Propel@YH, the Yorkshire and Humber Academic Health Science Network (Yorkshire & Humber AHSN) program organized to support digital health companies, will have a virtual Demo Day this coming Wednesday 31 March. The 2020-2021 cohort presenting could be called the ‘COVID Class’, as the program starting last October was focused on supporting the healthcare sector during the ongoing pandemic.
Here are the finalists presenting on Wednesday:
- Co-Opts ltd; a smart speaker for automated recording, transcription and summarisation of therapy sessions
- CyberLiver Ltd; remote monitoring of at-risk cirrhosis patients using wearables and an app
- I.M.M.E; a VR experience created to support Williams syndrome, supporting isolation, rehab mobility and mental health
- Liria Digital Health; a technological solution addressing the health and wellbeing of perimenopausal, menopausal, and postmenopausal people.
- My Food 24; an online food diary system which automates the diet tracking and analysis process
- SeeAI; a platform that supports early fracture diagnosis through x-ray images
- Ufonia Ltd; an AI-enabled accessible clinical assistant called Dora that can conduct an intelligent clinical conversation via a regular voice telephone call
- Vastmindz; an AI face analysis app to measure real-time heart and respiration rates, oxygen saturation, stress level, blood pressure and atrial fibrillation risk
- Warner Patch; a non-invasive, wearable wireless (using 2G network) sensor that predicts tissue health disease evolution using AI for clinicians to give preventive care, improve patient outcome and save care costs
- Written Medicine; a pharmacy label and discharge summary translation system, that works across 11 different languages
The 15 AHSNs like Yorkshire & Humber function as innovation arms of the NHS and act as a bridge between health care providers, commissioners, academia, and industry. Joining the AHSN are the University of Leeds’ innovation hub, Nexus (academic and SME support); Barclays Eagle Labs (incubator network); law firm Hill Dickinson LLP; and Leeds City Council.
Register for the presentation via Eventbrite here. (Time 0900-1130 GMT) Hat tip to Ellis Noble of KC Communications
The Yorkshire & Humber AHSN (Academic Health Science Networks) returns for a second year with Propel@YH, their regional digital health accelerator program.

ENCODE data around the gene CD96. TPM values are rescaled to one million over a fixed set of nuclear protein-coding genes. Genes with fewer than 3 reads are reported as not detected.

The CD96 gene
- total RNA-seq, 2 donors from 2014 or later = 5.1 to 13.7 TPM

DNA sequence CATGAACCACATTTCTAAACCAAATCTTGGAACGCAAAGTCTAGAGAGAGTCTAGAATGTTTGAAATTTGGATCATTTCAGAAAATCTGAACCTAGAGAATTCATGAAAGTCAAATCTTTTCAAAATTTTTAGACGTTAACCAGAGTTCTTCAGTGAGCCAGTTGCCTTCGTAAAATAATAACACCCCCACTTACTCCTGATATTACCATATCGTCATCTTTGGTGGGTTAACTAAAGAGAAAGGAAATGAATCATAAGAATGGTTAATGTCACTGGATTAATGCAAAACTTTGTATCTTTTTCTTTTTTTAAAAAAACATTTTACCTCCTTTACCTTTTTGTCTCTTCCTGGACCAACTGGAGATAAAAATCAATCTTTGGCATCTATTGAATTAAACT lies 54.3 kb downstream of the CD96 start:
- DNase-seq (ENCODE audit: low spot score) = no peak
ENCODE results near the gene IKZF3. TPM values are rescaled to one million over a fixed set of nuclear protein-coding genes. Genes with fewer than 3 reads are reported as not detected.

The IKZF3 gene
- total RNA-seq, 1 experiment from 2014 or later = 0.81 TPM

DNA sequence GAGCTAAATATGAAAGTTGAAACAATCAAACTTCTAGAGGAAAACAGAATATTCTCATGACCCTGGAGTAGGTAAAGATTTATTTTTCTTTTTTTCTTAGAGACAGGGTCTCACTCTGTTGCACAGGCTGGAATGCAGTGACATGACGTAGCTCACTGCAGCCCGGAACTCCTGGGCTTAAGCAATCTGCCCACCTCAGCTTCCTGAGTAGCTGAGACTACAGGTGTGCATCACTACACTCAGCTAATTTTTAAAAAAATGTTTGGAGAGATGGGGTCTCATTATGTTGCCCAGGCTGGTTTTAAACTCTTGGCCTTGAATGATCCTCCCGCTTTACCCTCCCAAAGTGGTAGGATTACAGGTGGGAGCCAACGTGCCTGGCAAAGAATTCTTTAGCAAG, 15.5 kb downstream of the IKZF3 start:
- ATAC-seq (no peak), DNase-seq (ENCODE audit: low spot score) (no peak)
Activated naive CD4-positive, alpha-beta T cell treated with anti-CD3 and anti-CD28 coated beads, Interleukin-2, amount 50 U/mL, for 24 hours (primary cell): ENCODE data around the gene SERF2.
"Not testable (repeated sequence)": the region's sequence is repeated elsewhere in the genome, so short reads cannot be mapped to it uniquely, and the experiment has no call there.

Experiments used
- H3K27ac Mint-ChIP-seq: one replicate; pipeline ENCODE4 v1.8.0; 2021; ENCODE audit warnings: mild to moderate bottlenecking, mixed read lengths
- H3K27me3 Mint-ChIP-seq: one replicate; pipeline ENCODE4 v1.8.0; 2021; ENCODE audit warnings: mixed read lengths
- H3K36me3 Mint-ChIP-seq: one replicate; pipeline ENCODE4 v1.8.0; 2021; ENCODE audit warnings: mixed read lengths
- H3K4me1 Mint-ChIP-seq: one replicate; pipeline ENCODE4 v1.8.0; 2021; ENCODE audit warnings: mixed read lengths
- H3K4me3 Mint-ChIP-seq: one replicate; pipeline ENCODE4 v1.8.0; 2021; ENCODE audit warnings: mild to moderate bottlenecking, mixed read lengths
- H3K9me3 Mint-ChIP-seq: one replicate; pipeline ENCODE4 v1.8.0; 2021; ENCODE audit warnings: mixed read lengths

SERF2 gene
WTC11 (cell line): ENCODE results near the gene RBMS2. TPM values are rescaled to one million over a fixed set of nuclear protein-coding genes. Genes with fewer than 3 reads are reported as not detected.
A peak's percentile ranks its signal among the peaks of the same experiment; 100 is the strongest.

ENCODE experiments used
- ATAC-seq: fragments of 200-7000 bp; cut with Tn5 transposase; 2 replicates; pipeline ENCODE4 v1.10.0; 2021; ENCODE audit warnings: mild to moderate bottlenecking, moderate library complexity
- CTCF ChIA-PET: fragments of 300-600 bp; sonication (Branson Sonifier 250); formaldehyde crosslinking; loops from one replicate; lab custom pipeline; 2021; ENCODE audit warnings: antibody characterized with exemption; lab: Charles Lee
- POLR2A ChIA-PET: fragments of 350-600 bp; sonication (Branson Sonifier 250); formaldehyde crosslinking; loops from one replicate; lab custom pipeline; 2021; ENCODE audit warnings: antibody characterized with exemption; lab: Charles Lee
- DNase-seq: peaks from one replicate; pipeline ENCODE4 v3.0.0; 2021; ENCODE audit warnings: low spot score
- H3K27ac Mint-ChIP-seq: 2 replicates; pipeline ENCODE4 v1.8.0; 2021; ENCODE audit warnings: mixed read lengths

We will cut to the chase and the key dates:
Applications Open – Thursday 6th Aug 09:00
Webinar – 2nd September 13:00 GMT
Applications Close – Thursday 24th September 23:59
Assessment Starts – Monday 28th September
Assessment day – Friday 9th October
Cohort Launch – Friday 16th October
Programme commences – Monday 26th October
While Propel is regional, the program’s objective is to attract global applicants who are interested in solutions for the Yorkshire & Humber area. Backing it is the University of Leeds and the Leeds City Council. The accelerator will provide advisory, guidance, and supportive services, enabling digital health solutions to accelerate their growth and market presence in the longer term. An example is masterclasses on how to build clinical safety cases, develop evidence-based proposals, and understanding procurement in the NHS.
What companies accepted for the 2020 cohort will engage with:
- How the NHS works – an introduction to the health system in England
- Clinical safety by design – how to design in clinical safety throughout the digital development process
- Making the grade – how to develop your digital product to meet the requirements of the NHS Digital Tools library
- Digital by design – how to implement a human-centred design approach to developing digital products and services
- NASSS Framework assessment clinic
- Building the evidence base – how to develop a benefits realisation case and generate evidence that really counts
- Understanding procurement in the NHS – find out from the experts about how procurement works in the NHS
- Cohort-defined learning clinics
For more information on the program, content providers, partners, and applying–start here. Download application here.
We have a specially wrapped and large present from Susanne Woodman, our Eye on Tenders. Some are high value, all have short deadlines, so read up!
- NHS England: This is through the NHS South, Central and West Commissioning Support Unit and is for a Dynamic Purchasing System (DPS) for the procurement of online consultation systems. It is for a little over two years starting January 2018 and valued at £45 million. Closing is 29 December. Details at Gov.UK.